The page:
The German government is this week expected to back the bidder it wants to take over Vauxhall's European parent in a move that will decide the fate of 5,000 UK workers.
Embattled General Motors is said to have asked bidders to table their final offers for its European business — which includes Opel and Vauxhall in the UK — by the end of today and it is thought a decision could be made by the German government within days.
Vauxhall employs 5,000 people across two manufacturing plants in the UK — its Ellesmere Port site in Cheshire, where it makes the Astra model, and a site in Luton where the Vivaro commercial van is made.
The two bidders seen as being the principal suitors in the battle to secure the GM Europe business are both understood to have pledged to retain Vauxhall's two sites.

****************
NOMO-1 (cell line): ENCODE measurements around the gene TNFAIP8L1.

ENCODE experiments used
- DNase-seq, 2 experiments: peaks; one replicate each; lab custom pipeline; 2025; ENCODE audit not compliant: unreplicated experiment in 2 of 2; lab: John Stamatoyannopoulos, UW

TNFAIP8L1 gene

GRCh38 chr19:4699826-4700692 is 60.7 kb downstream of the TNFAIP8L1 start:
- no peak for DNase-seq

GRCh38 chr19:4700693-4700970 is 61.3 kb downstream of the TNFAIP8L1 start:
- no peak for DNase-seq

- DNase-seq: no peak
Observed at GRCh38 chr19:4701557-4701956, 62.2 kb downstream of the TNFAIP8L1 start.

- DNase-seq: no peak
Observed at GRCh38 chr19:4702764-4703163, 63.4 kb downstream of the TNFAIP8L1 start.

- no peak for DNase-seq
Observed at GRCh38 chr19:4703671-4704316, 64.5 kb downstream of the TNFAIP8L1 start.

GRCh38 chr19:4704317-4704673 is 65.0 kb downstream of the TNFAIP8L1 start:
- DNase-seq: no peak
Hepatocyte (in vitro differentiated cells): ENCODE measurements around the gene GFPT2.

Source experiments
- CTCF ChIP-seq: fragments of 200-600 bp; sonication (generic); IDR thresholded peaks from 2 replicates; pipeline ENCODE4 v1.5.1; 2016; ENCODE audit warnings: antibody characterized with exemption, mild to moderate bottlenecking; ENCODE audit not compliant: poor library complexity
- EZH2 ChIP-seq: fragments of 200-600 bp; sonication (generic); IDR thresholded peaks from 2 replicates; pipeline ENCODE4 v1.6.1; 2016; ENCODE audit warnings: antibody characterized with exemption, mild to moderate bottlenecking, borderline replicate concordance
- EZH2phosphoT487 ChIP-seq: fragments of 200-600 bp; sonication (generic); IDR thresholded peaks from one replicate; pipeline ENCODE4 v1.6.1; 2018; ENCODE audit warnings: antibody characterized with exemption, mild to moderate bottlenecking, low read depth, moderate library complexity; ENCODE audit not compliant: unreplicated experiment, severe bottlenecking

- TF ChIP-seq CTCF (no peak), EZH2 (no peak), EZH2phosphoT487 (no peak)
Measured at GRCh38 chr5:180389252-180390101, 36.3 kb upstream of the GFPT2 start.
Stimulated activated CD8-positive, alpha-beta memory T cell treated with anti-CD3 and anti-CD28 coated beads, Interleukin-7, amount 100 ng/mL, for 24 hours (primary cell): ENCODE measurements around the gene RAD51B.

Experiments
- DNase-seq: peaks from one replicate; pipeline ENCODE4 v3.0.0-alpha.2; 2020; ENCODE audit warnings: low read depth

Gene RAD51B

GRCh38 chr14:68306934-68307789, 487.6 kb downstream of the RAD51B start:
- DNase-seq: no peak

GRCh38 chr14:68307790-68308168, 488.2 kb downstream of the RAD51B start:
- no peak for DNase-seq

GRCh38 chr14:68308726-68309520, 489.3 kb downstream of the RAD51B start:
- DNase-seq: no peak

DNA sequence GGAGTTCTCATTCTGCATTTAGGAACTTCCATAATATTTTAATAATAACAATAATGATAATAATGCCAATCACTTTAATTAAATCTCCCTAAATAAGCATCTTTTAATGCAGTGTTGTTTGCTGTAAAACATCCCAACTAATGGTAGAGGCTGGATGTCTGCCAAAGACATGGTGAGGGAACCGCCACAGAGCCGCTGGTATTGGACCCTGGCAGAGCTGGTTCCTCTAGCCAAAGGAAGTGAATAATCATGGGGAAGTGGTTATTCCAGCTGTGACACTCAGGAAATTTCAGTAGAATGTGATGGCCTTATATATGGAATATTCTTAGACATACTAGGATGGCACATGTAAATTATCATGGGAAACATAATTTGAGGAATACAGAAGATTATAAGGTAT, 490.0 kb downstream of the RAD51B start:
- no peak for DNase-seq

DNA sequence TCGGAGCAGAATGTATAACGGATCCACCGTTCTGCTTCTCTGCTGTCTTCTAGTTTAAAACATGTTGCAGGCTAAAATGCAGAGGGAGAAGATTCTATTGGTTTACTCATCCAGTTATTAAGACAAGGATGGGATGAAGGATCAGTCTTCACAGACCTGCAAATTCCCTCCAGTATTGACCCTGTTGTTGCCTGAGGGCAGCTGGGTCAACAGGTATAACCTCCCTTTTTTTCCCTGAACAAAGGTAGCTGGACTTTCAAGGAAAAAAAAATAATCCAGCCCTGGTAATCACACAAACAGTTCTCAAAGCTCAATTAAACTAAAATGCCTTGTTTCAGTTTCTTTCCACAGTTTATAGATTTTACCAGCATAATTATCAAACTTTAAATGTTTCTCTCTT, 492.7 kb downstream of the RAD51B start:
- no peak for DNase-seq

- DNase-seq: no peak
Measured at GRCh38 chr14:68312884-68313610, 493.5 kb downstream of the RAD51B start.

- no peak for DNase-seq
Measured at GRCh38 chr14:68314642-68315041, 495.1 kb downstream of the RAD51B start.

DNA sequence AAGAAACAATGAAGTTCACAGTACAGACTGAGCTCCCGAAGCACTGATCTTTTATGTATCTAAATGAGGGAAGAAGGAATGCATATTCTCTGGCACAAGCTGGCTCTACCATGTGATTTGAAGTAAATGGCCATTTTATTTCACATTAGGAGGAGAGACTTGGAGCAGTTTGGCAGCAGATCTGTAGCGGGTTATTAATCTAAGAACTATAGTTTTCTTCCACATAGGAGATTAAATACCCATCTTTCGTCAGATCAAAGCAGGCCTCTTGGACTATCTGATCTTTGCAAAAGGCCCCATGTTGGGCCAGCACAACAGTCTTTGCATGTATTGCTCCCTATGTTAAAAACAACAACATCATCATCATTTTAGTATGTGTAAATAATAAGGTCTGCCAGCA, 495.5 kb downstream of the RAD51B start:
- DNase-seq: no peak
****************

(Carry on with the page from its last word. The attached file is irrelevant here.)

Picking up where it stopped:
But there are fears over mass redundancies by whichever party seals the takeover.
Canadian car parts group Magna International — the preferred bidder, having already signed a non-exclusive memorandum of understanding in May — has reportedly promised to keep both UK plants open until 2013, but will axe around 10,000 roles across Europe.
Its rival, Brussels-based industrial holding group RHJ International, has also said it would retain the plants, although it is believed to be planning to ask workers to take a pay cut in return for shares in the group.
A cloud of uncertainty has hung over the UK business after its US parent General Motors filed for bankruptcy protection earlier this summer, forcing it to break itself up and put the European arm up for sale. A number of would-be acquirers have been in the frame, including Beijing Automotive Industry Holding, although Magna and RHJ are seen as being the two serious contenders.